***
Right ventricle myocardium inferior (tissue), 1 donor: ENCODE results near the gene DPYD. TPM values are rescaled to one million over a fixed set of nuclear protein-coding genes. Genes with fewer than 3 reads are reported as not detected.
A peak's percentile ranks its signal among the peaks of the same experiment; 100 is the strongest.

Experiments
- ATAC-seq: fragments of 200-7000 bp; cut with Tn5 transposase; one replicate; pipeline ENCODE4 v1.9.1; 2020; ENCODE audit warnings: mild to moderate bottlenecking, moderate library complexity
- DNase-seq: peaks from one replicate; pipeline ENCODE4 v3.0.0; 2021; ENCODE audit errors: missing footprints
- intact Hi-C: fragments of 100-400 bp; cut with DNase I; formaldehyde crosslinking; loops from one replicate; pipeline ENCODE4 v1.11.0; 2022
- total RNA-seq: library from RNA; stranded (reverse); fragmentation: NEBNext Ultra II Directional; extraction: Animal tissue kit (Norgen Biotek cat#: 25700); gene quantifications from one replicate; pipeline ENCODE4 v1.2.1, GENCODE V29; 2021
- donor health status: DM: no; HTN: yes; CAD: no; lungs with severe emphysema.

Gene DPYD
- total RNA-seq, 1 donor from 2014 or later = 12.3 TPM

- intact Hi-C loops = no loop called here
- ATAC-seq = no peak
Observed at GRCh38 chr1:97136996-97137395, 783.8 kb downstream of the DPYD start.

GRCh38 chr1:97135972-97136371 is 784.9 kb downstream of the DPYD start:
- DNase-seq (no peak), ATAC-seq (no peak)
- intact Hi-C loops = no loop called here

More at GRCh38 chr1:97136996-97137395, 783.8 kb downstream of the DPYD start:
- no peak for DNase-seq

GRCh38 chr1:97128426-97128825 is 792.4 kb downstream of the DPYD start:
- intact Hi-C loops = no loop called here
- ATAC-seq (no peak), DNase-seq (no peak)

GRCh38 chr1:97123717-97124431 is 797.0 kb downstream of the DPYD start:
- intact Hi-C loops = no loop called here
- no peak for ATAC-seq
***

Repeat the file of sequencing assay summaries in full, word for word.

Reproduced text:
Right ventricle myocardium inferior (tissue), 1 donor: ENCODE results near the gene DPYD. TPM values are rescaled to one million over a fixed set of nuclear protein-coding genes. Genes with fewer than 3 reads are reported as not detected.
A peak's percentile ranks its signal among the peaks of the same experiment; 100 is the strongest.

Experiments
- ATAC-seq: fragments of 200-7000 bp; cut with Tn5 transposase; one replicate; pipeline ENCODE4 v1.9.1; 2020; ENCODE audit warnings: mild to moderate bottlenecking, moderate library complexity
- DNase-seq: peaks from one replicate; pipeline ENCODE4 v3.0.0; 2021; ENCODE audit errors: missing footprints
- intact Hi-C: fragments of 100-400 bp; cut with DNase I; formaldehyde crosslinking; loops from one replicate; pipeline ENCODE4 v1.11.0; 2022
- total RNA-seq: library from RNA; stranded (reverse); fragmentation: NEBNext Ultra II Directional; extraction: Animal tissue kit (Norgen Biotek cat#: 25700); gene quantifications from one replicate; pipeline ENCODE4 v1.2.1, GENCODE V29; 2021
- donor health status: DM: no; HTN: yes; CAD: no; lungs with severe emphysema.

Gene DPYD
- total RNA-seq, 1 donor from 2014 or later = 12.3 TPM

- intact Hi-C loops = no loop called here
- ATAC-seq = no peak
Observed at GRCh38 chr1:97136996-97137395, 783.8 kb downstream of the DPYD start.

GRCh38 chr1:97135972-97136371 is 784.9 kb downstream of the DPYD start:
- DNase-seq (no peak), ATAC-seq (no peak)
- intact Hi-C loops = no loop called here

More at GRCh38 chr1:97136996-97137395, 783.8 kb downstream of the DPYD start:
- no peak for DNase-seq

GRCh38 chr1:97128426-97128825 is 792.4 kb downstream of the DPYD start:
- intact Hi-C loops = no loop called here
- ATAC-seq (no peak), DNase-seq (no peak)

GRCh38 chr1:97123717-97124431 is 797.0 kb downstream of the DPYD start:
- intact Hi-C loops = no loop called here
- no peak for ATAC-seq